Other solutions were less expected. For instance, she goes to a bulk food store and puts produce directly in her grocery cart without putting them in a plastic bag.
But she soon realized some plastic use is simply unavoidable. “Don’t order anything online if you’re trying to avoid plastic, because this just came in my package,” exasperated, the woman holds up the large plastic bubbles that cushioned her delivery.
Over 40% of all plastic production is for packaging, almost all of which will be immediately thrown away. Even someone who is dedicating their lifestyle to avoiding plastic will literally have it delivered to their doorstep.
So will a few individuals attempting the “plastic-free” challenge be enough?
Taking on this challenge is an excellent expression of environmental advocacy. But that alone is inadequate against the mass production of plastic. Plastic is cheap. Plastic is convenient. Producing and distributing it is simply in the best interest of multibillion dollar corporations.
The popular misconception that consumers should be held responsible for environmental preservation is almost as old as mass plastic production itself. In the 1950s, “Keep America Beautiful,” a non-profit organization, was established by former beverage and packaging industry professionals. Together, they created the 1970s advertising campaign that encouraged “everyone to do their part” to help the environment.
This campaign is most well-known for creating and spreading the term “litterbug.” While the looks of America’s streets have surely benefited from this, the catch of “Keep America Beautiful” is that it receives millions of dollars in funding almost exclusively from corporations. These companies — such as Coca Cola, Pepsi, and McDonald’s — are all involved in lobbying to block legislations that limit plastic production, specifically bottle bills.
“Keep America Beautiful” is ultimately a greenwashing front — meaning that it manipulates the focus of mass America in order to surreptitiously continue the mass production of plastic. Then blame is placed upon individual citizens to distract from the actual sources of the problem.
Some citizens have recognized this, and in addition to taking on more “green” lifestyles, they are supporting public policies and new solutions to make change at a higher level. For instance, several foundations are pushing for a “circular economy” model, meaning that plastic should be produced with plans for how it will be recycled, or upcycled, already in mind.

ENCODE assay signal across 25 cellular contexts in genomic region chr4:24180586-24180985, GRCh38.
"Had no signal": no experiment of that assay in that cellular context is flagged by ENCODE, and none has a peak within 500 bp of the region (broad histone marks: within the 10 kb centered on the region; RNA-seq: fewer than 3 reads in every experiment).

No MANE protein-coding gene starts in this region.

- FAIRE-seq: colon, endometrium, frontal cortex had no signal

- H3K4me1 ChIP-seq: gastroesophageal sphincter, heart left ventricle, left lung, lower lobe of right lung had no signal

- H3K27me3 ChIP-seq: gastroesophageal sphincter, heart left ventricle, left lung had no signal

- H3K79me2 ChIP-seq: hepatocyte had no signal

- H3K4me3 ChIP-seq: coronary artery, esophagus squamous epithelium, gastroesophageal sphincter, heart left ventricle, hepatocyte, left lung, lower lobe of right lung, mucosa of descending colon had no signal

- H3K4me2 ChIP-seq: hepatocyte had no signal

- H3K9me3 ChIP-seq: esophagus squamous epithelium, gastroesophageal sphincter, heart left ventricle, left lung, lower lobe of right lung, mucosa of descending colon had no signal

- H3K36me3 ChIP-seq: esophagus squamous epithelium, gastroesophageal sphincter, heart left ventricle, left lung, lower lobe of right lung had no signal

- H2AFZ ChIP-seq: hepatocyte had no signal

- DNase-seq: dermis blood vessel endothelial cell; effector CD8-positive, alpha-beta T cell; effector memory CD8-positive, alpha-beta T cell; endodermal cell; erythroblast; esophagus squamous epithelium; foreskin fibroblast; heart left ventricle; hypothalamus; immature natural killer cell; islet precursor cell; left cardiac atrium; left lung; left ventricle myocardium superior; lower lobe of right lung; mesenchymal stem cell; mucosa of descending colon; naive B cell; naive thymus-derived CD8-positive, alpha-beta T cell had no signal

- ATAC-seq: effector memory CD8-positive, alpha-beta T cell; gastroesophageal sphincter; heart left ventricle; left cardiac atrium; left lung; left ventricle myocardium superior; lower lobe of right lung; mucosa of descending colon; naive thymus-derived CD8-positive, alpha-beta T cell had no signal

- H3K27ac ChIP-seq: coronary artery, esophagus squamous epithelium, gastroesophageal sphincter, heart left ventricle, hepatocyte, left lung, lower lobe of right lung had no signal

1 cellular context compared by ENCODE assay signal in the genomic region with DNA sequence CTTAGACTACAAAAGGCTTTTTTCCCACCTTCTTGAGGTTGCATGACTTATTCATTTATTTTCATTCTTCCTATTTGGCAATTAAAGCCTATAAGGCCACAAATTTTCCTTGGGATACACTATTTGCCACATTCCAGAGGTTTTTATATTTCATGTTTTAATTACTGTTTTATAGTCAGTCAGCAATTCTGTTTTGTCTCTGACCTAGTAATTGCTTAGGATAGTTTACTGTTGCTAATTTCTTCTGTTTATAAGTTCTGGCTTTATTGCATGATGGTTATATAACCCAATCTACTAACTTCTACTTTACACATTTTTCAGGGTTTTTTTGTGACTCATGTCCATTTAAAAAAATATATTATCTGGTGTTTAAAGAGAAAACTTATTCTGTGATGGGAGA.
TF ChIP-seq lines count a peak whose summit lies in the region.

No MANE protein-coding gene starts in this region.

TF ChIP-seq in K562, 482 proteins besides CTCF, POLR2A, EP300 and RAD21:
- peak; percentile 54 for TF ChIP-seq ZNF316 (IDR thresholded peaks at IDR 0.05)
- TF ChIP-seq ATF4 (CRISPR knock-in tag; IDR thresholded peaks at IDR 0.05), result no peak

We need a roadmap
The “Roadmap to Sustainability” is a comprehensive but accessible paper published by UN Environment. It explains what policymakers should focus on when creating environmental preservation legislation.
Solutions to an issue of this scale are not simple. The UN paper emphasizes that many details must be taken into account, particularly: the time it takes to transition from cultural plastic addiction, engaging and educating stakeholders and providing them financial incentives, creating proactive enforcement systems for bans and levies, and reinvesting the revenue from bans and levies into more environmental preservation projects.
While implementing policy moves gradually, individuals can still take action in their daily lives. Reusing plastic as much as possible and avoiding it altogether are great ways to step up one’s environmental advocacy.
But voting for politicians who emphasize green initiatives, and supporting organizations that are creating circular economy solutions (such as the Ellen MacArthur Foundation) are too often overlooked.
Going into this project, I may have underestimated how complex this problem really is. It’s tempting to oversimplify crises and place blame on one party. In reality, there are countless influences — individuals, organizations, businesses both small and large — that are both contributing to and are affected by this environmental predicament.
I myself may not have the ability to propose high-level solutions. But the process of research has empowered me with awareness, and it’s given me guidance for how I as an individual can be part of a truly productive force of change.
By Alexis Catipon